8. The combination of claim 7 wherein said bit-sync signal is derived by a counter for counting M cycles of said reference waveform generating counter during which 2M samples of said incoming waveform are taken, and said counter is updated by said bit-sync tracking loop.

9. The combination of claim 8 including means for gating said bit-sync signal off, whereby accounting for bit-sync modulation of said incoming waveform can be terminated.

10. The combination of claim 9 wherein said incoming waveform is modulated by data bits which may be ones and zeroes, thereby shifting the phase by 180° of a group of M cycles of said incoming waveform for a bit one relative to a bit zero, including means for transmitting to data demodulating means all samples of said input waveform, and wherein said sign of said phase error indicator signal is transmitted to said means for integrating said phase error and to said means for producing said composite first and second order phase error indicator signal as separate input signals through a two-input logic network the output of which is at a given level only when one or the other, but not both, of the input signals is at a predetermined level, and the second input to said logic network is a data signal from said data demodulating means.

Description:
ORIGIN OF THE INVENTION

The invention described herein was made in the performance of work under a NASA contract and is subject to the provisions of Section 305 of the National Aeronautics and Space Act of 1958, Public Law 85-568 (72 Stat. 435; 42 USC 2457).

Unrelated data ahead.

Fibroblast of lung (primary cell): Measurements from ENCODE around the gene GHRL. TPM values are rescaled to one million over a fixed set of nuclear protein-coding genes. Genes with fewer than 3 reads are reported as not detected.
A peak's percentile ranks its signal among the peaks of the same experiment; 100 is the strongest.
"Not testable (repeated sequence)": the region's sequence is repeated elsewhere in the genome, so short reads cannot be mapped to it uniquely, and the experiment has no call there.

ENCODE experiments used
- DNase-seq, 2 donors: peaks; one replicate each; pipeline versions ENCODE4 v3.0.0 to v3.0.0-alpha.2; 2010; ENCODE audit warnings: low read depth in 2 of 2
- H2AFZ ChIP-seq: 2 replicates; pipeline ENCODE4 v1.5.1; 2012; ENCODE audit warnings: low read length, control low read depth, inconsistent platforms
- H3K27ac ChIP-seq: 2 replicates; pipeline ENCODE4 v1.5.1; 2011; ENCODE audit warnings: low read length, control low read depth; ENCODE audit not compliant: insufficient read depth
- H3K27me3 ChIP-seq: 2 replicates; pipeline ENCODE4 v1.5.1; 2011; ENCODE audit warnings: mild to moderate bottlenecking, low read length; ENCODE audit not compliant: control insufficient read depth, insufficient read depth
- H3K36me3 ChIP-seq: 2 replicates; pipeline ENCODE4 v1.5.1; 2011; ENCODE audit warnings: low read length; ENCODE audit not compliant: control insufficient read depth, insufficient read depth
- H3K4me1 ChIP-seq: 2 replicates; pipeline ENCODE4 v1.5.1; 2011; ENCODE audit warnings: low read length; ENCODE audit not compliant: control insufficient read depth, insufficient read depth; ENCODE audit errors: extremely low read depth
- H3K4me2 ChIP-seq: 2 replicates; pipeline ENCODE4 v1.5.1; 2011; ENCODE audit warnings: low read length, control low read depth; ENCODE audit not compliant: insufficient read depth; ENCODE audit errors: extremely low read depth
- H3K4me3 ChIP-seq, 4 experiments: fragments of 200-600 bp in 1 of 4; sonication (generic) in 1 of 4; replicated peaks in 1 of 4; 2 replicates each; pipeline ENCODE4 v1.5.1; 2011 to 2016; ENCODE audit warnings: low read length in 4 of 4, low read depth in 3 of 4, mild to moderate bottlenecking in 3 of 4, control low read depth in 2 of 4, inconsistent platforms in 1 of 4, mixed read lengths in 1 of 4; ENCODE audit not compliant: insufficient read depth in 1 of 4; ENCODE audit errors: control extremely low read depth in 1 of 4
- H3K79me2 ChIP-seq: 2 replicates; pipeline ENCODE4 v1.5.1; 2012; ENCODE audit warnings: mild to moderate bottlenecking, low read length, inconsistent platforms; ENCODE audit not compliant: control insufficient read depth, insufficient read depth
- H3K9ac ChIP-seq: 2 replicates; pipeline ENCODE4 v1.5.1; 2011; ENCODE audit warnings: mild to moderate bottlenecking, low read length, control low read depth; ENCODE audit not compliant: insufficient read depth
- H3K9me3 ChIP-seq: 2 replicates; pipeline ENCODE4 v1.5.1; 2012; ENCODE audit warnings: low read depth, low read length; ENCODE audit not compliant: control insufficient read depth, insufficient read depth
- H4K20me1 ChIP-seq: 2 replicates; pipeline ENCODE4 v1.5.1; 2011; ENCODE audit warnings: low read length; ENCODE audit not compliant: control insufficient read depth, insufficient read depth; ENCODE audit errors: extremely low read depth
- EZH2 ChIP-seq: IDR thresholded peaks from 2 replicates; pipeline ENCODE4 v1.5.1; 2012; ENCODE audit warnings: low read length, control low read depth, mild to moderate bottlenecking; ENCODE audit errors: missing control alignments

BACKGROUND OF THE INVENTION

This invention relates to a digital second-order phase-locked loop.

In the design of a phase-locked loop for spacecraft applications, the prime requirements are simplicity and reliability. Digital circuits offer superior long term reliability compared with analog circuits. Consequently, the implementation of a digital phase-locked loop would offer advantages. A simple implementation may be achieved by making discrete corrections of a fixed size to a locally generated signal according to the sign of any phase error periodically detected between the incoming signal and the locally generated signal.

It has been determined recently that the relative Doppler shift of a subcarrier, previously assumed to be 1 × 10-5 is, in fact, 1 × 10-4. Because of this greater Doppler shift, greater by an order of magnitude, such a simple implementation would not be adequate because it provides only a first-order digital phase-locked loop. The reason for this is that the Doppler shift of the subcarrier induces a static phase error in the receiver timing that increases with increasing Doppler. A second-order digital phase-locked loop would have no static phase error in the presence of a Doppler shift. Consequently, it would be desirable to have a digital second-order phase-locked loop which would not add significantly to the complexity of a digital first-order phase-locked loop.

SUMMARY OF THE INVENTION